DESCRIPTION: (Applicant's Description) Advances in youth smoking prevention
that were realized in the 1980's are beginning to erode (Johnston, 1997).
In order to prevent children and adolescents from becoming regular smokers
we need to better understand the psychosocial factors that place young
people at risk for tobacco use initiation and progression. Using a
large-scale longitudinal cohort of youth who were followed from middle
school and junior high school (ages 12-13) through high school or were high
school dropouts (ages 17-18), we propose three studies: a) to examine the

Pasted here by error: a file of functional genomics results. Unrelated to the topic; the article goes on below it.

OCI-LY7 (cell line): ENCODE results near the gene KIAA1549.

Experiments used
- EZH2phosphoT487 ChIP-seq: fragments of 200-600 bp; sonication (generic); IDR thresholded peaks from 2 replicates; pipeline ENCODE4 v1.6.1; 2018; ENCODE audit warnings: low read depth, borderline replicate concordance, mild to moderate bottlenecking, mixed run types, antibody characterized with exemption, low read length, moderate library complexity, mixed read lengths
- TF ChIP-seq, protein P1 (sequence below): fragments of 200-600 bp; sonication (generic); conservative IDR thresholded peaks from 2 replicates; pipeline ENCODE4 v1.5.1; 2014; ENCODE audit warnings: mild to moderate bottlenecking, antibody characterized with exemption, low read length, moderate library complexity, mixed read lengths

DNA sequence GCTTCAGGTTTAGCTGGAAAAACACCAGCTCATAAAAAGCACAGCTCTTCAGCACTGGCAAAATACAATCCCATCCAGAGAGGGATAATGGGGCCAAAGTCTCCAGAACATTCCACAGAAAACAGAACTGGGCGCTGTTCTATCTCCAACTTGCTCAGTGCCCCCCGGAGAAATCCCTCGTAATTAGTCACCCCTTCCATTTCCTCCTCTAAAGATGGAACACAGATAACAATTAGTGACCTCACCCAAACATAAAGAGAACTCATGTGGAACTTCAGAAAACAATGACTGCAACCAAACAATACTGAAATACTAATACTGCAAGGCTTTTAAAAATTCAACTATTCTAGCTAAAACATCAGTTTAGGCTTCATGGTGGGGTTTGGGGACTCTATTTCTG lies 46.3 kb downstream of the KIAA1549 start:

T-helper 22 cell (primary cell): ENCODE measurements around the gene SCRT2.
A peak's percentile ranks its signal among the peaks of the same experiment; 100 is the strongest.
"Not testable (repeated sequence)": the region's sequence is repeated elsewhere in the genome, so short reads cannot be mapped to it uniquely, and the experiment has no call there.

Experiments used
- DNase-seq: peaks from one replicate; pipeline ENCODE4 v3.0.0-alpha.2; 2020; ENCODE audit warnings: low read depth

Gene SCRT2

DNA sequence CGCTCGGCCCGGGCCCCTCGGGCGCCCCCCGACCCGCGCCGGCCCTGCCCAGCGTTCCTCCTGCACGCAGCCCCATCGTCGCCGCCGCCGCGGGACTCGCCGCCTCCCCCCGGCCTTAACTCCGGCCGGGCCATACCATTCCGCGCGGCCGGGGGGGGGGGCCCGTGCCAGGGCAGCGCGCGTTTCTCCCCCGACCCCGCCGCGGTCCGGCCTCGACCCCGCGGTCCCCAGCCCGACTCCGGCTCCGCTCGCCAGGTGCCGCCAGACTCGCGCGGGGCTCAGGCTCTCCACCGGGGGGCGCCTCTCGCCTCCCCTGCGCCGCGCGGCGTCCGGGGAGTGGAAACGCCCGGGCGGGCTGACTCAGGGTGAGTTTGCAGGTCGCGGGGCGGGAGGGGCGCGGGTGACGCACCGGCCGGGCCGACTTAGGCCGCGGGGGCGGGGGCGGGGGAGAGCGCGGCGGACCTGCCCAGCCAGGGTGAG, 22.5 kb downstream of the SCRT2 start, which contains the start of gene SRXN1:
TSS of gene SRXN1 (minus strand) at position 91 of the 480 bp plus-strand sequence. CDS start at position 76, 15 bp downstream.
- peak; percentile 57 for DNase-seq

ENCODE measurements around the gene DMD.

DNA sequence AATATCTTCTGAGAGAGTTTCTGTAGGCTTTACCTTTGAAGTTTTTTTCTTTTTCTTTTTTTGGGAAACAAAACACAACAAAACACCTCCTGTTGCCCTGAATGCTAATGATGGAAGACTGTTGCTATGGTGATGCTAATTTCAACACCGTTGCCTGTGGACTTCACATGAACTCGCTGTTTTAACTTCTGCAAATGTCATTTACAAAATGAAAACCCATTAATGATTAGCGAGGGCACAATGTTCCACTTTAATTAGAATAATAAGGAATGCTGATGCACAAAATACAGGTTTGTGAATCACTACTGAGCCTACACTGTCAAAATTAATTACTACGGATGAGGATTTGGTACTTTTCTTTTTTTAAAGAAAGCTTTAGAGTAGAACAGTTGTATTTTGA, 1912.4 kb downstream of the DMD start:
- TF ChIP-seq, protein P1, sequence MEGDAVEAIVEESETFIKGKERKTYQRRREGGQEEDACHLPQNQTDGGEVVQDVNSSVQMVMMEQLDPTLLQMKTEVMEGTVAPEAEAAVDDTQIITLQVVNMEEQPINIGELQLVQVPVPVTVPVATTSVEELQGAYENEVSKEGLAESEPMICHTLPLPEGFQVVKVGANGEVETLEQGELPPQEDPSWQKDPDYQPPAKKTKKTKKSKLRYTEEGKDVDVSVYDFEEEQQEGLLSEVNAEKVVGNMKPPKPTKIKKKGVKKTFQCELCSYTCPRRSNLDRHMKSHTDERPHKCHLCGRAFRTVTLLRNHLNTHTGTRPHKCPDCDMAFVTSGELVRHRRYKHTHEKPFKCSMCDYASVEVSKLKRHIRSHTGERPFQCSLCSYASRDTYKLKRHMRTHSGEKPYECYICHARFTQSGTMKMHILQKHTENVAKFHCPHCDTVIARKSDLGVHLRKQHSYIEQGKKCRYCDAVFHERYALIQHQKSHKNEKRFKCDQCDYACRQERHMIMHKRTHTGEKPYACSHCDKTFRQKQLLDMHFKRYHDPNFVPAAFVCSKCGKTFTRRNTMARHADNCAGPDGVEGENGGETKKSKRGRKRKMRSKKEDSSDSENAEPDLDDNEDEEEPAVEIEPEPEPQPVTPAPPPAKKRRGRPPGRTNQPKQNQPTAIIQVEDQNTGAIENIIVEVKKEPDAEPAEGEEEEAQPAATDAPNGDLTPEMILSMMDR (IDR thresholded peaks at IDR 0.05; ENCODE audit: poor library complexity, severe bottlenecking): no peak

strongest determinants of youth smoking behavior, and whether these
constructs are better interpreted within a single theoretical paradigm or
within a more parsimonious construction of social influence theory; 2) to
identify if there are special factors that should be considered to tailor
prevention programing for high risk youth; and 3) to explore the temporal
relationships between emotional distress and smoking risk, as well as the
potential moderating effect of social bonding on this relationship, for
adolescents. Collectively, these three studies will better inform our
understanding of tobacco use risks and influences among adolescents. This
work will provide information for populations that are easy to reach through
school-based interventions, as well as for those who are difficult to study
and are at particularly high risk, high school dropouts.
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